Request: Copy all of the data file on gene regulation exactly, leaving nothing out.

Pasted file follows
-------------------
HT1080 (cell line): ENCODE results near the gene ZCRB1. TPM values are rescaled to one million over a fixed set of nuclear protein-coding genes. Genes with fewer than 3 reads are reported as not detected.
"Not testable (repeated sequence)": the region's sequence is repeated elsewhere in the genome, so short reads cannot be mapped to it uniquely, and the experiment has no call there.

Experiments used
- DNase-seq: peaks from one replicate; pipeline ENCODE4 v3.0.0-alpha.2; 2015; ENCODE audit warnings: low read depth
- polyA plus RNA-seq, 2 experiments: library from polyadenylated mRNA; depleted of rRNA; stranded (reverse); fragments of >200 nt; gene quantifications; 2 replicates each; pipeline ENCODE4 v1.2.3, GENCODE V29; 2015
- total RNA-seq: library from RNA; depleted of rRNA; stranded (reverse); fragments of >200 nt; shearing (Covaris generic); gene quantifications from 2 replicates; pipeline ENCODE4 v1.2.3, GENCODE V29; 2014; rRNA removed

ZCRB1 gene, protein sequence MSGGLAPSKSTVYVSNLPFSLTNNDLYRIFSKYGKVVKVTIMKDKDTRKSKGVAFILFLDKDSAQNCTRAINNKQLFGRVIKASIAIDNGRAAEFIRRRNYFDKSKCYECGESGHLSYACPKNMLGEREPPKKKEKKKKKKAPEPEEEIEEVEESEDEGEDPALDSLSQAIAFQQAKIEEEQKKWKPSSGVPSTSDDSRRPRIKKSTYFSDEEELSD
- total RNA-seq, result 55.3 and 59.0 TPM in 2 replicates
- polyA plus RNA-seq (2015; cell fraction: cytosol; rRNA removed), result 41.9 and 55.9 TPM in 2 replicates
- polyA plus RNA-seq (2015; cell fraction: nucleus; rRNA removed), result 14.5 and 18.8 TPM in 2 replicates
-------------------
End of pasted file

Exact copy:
HT1080 (cell line): ENCODE results near the gene ZCRB1. TPM values are rescaled to one million over a fixed set of nuclear protein-coding genes. Genes with fewer than 3 reads are reported as not detected.
"Not testable (repeated sequence)": the region's sequence is repeated elsewhere in the genome, so short reads cannot be mapped to it uniquely, and the experiment has no call there.

Experiments used
- DNase-seq: peaks from one replicate; pipeline ENCODE4 v3.0.0-alpha.2; 2015; ENCODE audit warnings: low read depth
- polyA plus RNA-seq, 2 experiments: library from polyadenylated mRNA; depleted of rRNA; stranded (reverse); fragments of >200 nt; gene quantifications; 2 replicates each; pipeline ENCODE4 v1.2.3, GENCODE V29; 2015
- total RNA-seq: library from RNA; depleted of rRNA; stranded (reverse); fragments of >200 nt; shearing (Covaris generic); gene quantifications from 2 replicates; pipeline ENCODE4 v1.2.3, GENCODE V29; 2014; rRNA removed

ZCRB1 gene, protein sequence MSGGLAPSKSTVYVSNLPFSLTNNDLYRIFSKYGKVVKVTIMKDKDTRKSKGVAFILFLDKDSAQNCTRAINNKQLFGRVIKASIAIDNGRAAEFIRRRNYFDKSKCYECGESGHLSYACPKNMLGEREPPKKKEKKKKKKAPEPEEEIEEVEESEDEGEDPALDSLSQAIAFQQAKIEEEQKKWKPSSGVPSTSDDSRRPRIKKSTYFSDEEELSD
- total RNA-seq, result 55.3 and 59.0 TPM in 2 replicates
- polyA plus RNA-seq (2015; cell fraction: cytosol; rRNA removed), result 41.9 and 55.9 TPM in 2 replicates
- polyA plus RNA-seq (2015; cell fraction: nucleus; rRNA removed), result 14.5 and 18.8 TPM in 2 replicates